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Using water as a creative design tool

Are you hearing a lot about SUDS and WSUD* at the moment?

Out of season we tend to forget how devastating flooding can be to communities and property, but planning for water is an ongoing and pressing need. While increasing attention is given to surface water run-off on development sites this is a piecemeal solution and only the start of better water management. Its time for SUDs to stop being a tick box for the developer to get planning consent and for the industry to tune into this great galvanising design opportunity – an essential which adds lasting environmental value.

Catering for water capacity from the outset can make a holistic scheme with embedded benefits for wildlife as well as local communities living in proximity to a biodiverse environment. It also adds a structuring logic to the way that we design. Making sense of how levels work and keeping water at the surface is essential to the success of the system so that water brings all its benefits to living organisms, as well as playing its light refracting dance which people love. Resist at all costs the closed circuit of pipes and culverts, use rills and channels, streams and swales, pools and ponds to ensure that water is live, visible and vital.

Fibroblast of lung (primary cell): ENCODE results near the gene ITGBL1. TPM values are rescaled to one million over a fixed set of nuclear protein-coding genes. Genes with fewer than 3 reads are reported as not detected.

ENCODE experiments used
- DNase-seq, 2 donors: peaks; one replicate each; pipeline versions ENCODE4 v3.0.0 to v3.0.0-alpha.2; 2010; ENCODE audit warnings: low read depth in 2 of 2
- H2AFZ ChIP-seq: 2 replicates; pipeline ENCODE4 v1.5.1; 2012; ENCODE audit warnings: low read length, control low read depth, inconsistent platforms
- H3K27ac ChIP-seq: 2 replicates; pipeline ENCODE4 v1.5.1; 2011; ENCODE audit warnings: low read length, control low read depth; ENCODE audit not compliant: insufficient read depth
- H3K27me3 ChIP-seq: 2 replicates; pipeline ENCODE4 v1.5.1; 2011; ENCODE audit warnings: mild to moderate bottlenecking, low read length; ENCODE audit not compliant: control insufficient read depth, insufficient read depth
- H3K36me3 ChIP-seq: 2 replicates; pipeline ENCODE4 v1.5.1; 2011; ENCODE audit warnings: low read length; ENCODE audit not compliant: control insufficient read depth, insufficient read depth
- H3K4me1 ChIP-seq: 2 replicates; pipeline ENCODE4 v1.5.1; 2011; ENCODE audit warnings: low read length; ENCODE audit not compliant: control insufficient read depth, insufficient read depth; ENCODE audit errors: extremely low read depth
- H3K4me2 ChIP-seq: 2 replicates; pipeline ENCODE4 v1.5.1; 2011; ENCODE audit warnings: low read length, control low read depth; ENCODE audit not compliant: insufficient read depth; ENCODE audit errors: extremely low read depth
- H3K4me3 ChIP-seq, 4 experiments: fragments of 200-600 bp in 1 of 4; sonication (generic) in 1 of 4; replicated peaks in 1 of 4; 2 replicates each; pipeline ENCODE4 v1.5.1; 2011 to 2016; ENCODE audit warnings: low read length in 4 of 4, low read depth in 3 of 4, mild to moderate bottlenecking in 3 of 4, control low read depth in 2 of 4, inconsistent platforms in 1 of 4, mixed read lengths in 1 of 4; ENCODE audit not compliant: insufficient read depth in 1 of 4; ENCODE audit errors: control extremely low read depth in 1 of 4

There is a compelling draw to water, it can focus and give spatial quality to public space, conjures delight and adds value to waterfront development, aiding identity and character. It also brings additional layers and diverse design ideas to the scheme, inspiring contemplation and a sense of wellbeing to residents and visitors alike.

While residential schemes provide opportunities for small scale schemes our city centre project for Peterborough (a city with long flooding history) included the retention and reuse of water within the public realm in a series of integrated and diverse solutions which reduced the rigidity of the streetscape, provided seasonal change in transformational and versatile spaces.

Jane Fowles

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Jane Fowles

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